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Like the Game Itself, 2019 Ads Not So Super

4 min read

Denver Peacock has a confession about the Super Bowl.

“I go to the bathroom during the game, so that I won’t miss the ads,” the head of The Peacock Group told fellow advertising and media pros two days before the game. “The Super Bowl is the Academy Awards of advertising.”

Nice ads outnumbered good plays in Super Bowl LIII, a record low-scoring affair that left the New England Patriots champions again, 13-3 victors over the Los Angeles Rams.

Peacock’s pregame party was at Cranford Co. on Main Street in Little Rock, where more than two dozen viewers included former Razorback linebacker David Bazzel of KABZ-FM, The Buzz; Pine Bluff Parks & Recreation Director Samuel Glover; and Ghidotti Communications account executive Amanda Seevers. The setting was a warm wood-accented space designed as a rehearsal studio for the Arkansas Symphony Orchestra.

Cranford Co. took over the space after the orchestra balked at an unfortunate mechanical hum and occasional tap-dancing upstairs.

Cantina Laredo tacos and cold beer were the distractions Feb. 1 as Peacock and Jay Cranford served up a review of hall-of-fame Super Bowl spots, then a sampling of pre-released commercials.

This year’s crop had the usual tactics: stars, humor and heartstrings, but Chip Culpepper of Mangan Holcomb Partners had a typical reaction as reviews filtered in from around the industry: The overall bunch “wasn’t particularly memorable or strong … sort of like the game itself.”

Another Chip — Chip Paris of Paris Marketing & Public Relations in Fort Smith — said too many brands “fall into the trap of feeling like they have to run a Super Bowl spot.” TurboTax’s “RoboChild” ad didn’t connect to the brand, he said, and Mike Sells of the Sells Agency wrote if off succinctly: “Creepy robot. Creepy spot. Just weird.”

Winners included the National Football League’s celebration of itself at 100, highlighting current and past stars. It had the kind of production values expected by the game’s vast audience, 100 million live viewers and a record streaming crowd. (CBS sold 30-second spots for $5.25 million.)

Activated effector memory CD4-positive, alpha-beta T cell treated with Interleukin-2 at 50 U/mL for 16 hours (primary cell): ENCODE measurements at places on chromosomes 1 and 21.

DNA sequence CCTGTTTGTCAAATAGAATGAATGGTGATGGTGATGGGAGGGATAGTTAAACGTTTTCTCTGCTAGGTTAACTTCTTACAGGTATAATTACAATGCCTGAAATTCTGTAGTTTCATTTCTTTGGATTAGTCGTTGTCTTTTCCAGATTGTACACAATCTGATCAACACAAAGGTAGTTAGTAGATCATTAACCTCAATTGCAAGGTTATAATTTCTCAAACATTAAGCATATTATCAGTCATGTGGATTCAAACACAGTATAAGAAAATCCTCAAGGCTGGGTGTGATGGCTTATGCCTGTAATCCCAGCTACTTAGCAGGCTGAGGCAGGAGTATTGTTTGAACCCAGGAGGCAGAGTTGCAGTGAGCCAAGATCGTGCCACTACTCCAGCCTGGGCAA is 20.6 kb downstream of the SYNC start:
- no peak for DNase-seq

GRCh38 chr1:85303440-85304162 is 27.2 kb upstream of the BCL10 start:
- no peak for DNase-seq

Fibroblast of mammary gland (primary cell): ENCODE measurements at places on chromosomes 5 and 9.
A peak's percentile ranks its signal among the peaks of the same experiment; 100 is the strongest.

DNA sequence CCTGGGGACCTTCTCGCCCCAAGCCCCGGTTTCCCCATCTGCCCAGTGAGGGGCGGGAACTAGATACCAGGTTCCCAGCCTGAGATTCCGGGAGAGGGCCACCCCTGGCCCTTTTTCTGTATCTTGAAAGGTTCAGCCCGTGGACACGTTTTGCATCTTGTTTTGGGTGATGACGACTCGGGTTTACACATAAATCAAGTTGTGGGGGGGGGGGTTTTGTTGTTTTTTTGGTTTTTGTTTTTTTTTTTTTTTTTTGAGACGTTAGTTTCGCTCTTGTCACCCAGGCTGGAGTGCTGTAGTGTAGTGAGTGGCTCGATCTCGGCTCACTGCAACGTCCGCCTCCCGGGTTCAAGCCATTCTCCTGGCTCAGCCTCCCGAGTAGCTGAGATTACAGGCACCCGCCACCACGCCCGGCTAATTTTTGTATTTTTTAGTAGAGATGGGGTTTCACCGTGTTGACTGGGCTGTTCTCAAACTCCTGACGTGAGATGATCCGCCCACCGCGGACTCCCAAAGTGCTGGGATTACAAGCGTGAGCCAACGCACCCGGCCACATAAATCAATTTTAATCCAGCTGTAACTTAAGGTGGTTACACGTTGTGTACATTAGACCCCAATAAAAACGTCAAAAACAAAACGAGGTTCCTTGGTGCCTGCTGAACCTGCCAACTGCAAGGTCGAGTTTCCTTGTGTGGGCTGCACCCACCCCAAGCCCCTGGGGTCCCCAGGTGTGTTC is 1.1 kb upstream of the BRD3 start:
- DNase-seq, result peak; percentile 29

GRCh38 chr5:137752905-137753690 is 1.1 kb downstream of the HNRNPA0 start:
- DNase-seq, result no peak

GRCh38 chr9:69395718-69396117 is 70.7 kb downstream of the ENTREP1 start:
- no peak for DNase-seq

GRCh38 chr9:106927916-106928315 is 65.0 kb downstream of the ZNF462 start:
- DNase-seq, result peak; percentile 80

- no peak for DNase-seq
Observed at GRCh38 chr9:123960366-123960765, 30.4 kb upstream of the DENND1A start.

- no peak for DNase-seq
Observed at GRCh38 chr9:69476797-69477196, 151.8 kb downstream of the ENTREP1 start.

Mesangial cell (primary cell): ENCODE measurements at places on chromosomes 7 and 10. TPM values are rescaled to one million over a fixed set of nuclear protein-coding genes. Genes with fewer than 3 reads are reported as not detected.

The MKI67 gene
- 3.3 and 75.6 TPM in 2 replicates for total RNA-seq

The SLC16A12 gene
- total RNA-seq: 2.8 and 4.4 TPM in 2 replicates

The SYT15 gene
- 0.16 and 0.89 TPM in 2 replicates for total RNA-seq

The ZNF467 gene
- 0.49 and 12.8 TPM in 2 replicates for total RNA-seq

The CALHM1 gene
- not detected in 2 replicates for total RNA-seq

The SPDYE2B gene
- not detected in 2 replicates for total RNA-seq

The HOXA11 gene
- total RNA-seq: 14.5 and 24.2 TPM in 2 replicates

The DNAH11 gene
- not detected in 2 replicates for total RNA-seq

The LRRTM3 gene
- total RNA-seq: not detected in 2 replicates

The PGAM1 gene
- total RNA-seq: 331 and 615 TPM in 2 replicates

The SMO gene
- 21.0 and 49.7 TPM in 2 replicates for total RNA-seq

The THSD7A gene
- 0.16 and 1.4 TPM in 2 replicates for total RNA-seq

Another nearly universally liked ad was Microsoft’s “We All Win.”

“The emotional tug of seeing kids with disabilities transformed and empowered to play along with their friends was beautifully balanced,” Culpepper said. Stone Ward creative directors Danny Koteras and Jay Stanley agreed. “Pulled at the heartstrings but was really fun to watch,” they said in an email.

Other emotional champions were Verizon’s ad on first responders, praised by Peacock, Cranford, Paris and Sells, and Google Translate’s commercial pointing out that “how are you?” “thank you” and “I love you” are its most translated phrases. “Focusing on a brand feature used around the world was brilliant,” Paris said. “Not only was it an emotional spot, but it left viewers confident that if they hadn’t used that feature previously, they would likely use it going forward.”

Opinions differed on nostalgic ads like the Stella Artois spot featuring Carrie Bradshaw (Sarah Jessica Parker) and The Dude (Jeff Bridges) ordering Stella instead of their signature drinks. Pepsi’s “OK” spot with Cardi B, Steve Carell and Lil Jon hit the same middle ground.

“Stella Artois, Pepsi and Amazon got a lot of mixed reviews from our group,” Culpepper said. “Some enjoyed the … star power while others panned the spots as under-utilizing” the stars.

Culpepper, Koteras and Stanley all liked Hyundai’s Jason Bateman as an elevator operator. The “deadpan delivery was used to its fullest potential,” the Stone Ward team said, adding that the ad “pointed out numerous stereotypical pain points consumers experience. But buying a Hyundai is not one of them.”

Bud Light’s “no corn syrup” spots “made a compelling point about something that makes them demonstrably better than their competitors,” Sells said, “while having a funny, Monty Pythonish tone.” He also liked the Amazon Echo ad where Harrison Ford’s dog ran around ordering sausage and dog food. “Well written, acted and entertaining, finishing second behind the NFL 100 ad on USA Today’s ad meter,” Sells said, though he conceded the spot “made no compelling case for me to buy.”

A consensus miss was Burger King’s 1980s footage of Andy Warhol eating a Whopper, “silently, awkwardly, and for a really long time,” as Culpepper put it. “Does their target audience have any idea who Warhol was … or care?” Sells asked. “It’s interesting that they found this 37-year-old footage, but they shouldn’t have made a Super Bowl commercial from it.”

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